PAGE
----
We are proud to offer numerous courses every semester that range in content and engage various departments across campus. If you are interested in how fields such as art, art history, archaeology, English, horticulture, law, linguistics, or natural resources engage Indigenous issues, we have a course for you.

Featured Courses

AIIS 4720: Archaeology of Colonialism and Cultural Entanglement

Professor Kurt Jordan

Mondays & Wednesdays, 12:20PM - 2:15PM

This seminar uses archaeology to examine engagements between settlers and indigenous peoples throughout world history. Archaeology provides a perspective on settler-indigenous encounters that both supplements and challenges conventional models.  We will assess the strengths and weaknesses of various theories of cultural engagement, examine methodologies, and explore a series of archaeological case studies, using examples from both the ancient world and the European expansion over the past 600 years. The seminar provides a comparative perspective on indigenous-colonial relationships, in particular exploring the hard-fought spaces of relative autonomy created and sustained by indigenous peoples.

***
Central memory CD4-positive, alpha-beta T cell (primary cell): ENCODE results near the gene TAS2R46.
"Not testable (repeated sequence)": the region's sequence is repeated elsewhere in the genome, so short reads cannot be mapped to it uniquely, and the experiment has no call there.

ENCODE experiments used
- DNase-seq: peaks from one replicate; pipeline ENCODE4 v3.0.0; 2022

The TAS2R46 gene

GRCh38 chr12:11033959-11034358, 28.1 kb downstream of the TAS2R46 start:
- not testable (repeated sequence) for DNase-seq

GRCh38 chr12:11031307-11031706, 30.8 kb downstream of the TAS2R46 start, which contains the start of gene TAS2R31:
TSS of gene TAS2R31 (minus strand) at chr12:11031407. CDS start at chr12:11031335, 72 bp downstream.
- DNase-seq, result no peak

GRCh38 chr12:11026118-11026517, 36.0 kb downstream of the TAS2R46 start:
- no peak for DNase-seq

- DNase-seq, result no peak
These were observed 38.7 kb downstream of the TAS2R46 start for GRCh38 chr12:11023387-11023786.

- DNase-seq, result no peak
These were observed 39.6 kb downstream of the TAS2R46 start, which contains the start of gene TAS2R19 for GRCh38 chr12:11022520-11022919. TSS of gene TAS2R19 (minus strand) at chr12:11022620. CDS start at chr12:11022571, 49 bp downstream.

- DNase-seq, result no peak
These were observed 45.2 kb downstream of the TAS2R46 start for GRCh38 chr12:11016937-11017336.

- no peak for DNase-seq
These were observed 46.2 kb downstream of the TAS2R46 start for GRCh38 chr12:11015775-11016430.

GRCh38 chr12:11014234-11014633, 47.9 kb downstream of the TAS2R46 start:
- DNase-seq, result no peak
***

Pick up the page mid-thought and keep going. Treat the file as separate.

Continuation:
AIIS 6451: Federal Indian Law

Professor Robert Odawi Porter (Seneca)

Thursdays, 2:30PM - 4:30PM & Fridays, 10:10AM - 11:35AM

The course will focus on the basics of Federal Indian Law, the ever-changing body of case and statutory law and treaties that define the limits and extent of Indian tribal sovereignty in the United States in the late twentieth century. The course will explore the nature and extent of tribal sovereignty at the time of European contact, the changing strategies of the United States in relating to tribes, and the lasting impact of those strategies on current-day tribal communities and their rights of self-government. The course will also explore the role of the United States in protecting tribal sovereignty and tribal resources. It will also examine the powers and jurisdiction of tribal governments with regard to both members and non-members of the tribe, as well as the lack or extent, as the case may be, of state jurisdiction over activities on Indian lands. Students will be encouraged to continually identify and question the legal, political and moral basis of the laws and policies that constitute Federal Indian Law in the United States today. We will also examine the current ALI restatement project for Federal Indian Law.